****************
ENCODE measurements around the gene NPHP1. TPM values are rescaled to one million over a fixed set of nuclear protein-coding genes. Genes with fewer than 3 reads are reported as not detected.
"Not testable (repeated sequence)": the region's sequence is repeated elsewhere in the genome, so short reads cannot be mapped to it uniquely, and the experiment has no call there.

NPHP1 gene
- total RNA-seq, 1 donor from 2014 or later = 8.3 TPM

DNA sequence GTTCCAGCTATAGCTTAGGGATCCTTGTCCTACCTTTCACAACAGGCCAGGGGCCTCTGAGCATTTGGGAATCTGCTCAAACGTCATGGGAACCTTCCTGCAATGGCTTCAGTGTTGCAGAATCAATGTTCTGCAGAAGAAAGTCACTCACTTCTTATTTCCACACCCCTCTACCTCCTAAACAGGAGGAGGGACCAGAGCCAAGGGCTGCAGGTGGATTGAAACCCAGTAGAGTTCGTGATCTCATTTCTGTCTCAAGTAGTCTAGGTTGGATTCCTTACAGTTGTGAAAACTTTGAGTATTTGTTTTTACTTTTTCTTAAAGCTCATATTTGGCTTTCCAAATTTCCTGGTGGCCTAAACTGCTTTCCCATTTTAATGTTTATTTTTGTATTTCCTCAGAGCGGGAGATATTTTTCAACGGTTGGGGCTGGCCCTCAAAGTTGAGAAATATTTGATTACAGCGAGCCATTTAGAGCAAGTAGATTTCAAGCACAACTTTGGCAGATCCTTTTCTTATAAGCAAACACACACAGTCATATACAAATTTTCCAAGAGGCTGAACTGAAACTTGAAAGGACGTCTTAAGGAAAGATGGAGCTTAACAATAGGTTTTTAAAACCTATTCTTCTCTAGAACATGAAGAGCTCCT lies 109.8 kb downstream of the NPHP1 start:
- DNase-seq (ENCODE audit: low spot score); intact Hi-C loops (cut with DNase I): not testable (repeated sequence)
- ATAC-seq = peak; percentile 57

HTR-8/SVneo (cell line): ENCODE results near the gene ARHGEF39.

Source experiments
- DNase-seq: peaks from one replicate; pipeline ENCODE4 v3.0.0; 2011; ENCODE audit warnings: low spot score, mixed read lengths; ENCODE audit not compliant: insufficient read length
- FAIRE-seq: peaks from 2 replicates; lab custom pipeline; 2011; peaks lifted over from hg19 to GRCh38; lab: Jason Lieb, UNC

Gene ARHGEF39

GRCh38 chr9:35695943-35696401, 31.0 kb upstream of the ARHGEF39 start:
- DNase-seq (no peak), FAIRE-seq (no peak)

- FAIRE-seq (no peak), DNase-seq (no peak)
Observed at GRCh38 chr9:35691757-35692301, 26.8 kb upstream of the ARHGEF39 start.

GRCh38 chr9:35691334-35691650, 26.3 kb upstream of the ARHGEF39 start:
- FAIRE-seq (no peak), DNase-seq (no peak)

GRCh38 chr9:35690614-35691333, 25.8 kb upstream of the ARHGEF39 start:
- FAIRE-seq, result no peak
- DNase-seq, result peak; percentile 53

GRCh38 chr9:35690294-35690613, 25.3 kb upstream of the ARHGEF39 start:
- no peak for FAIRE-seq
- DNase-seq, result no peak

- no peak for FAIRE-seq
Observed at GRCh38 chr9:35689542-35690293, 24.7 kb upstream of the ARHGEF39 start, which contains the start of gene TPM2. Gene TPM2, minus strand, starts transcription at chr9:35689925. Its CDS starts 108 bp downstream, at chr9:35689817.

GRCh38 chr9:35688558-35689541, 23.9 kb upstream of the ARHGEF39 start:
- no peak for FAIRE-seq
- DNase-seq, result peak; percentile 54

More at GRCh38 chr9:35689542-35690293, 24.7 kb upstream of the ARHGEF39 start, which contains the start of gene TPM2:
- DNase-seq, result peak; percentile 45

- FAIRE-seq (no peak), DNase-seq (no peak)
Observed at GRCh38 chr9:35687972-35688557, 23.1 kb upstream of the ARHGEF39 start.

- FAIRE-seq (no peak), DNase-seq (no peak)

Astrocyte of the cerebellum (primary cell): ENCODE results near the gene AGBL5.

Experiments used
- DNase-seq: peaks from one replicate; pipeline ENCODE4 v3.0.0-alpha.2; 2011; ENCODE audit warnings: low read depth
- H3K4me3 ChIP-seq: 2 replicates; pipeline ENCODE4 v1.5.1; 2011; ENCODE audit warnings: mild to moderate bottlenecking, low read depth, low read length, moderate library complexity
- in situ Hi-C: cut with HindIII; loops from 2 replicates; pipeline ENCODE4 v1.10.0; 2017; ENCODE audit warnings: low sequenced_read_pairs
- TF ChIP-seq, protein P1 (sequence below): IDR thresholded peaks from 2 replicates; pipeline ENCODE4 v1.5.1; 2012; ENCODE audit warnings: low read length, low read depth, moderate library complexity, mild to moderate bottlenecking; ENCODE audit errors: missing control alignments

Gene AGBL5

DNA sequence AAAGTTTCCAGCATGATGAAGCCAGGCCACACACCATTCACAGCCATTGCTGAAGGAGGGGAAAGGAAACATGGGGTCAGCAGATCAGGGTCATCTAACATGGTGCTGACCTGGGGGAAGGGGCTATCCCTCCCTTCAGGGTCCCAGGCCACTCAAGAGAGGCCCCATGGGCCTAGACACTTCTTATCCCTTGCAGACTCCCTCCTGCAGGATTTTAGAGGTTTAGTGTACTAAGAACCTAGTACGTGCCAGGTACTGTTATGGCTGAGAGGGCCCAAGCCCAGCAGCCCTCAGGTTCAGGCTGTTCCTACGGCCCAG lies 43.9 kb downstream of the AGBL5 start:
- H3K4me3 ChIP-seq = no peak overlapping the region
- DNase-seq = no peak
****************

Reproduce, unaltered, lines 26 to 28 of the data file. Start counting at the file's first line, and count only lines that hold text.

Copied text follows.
Observed at GRCh38 chr9:35689542-35690293, 24.7 kb upstream of the ARHGEF39 start, which contains the start of gene TPM2. Gene TPM2, minus strand, starts transcription at chr9:35689925. Its CDS starts 108 bp downstream, at chr9:35689817.

GRCh38 chr9:35688558-35689541, 23.9 kb upstream of the ARHGEF39 start:
- no peak for FAIRE-seq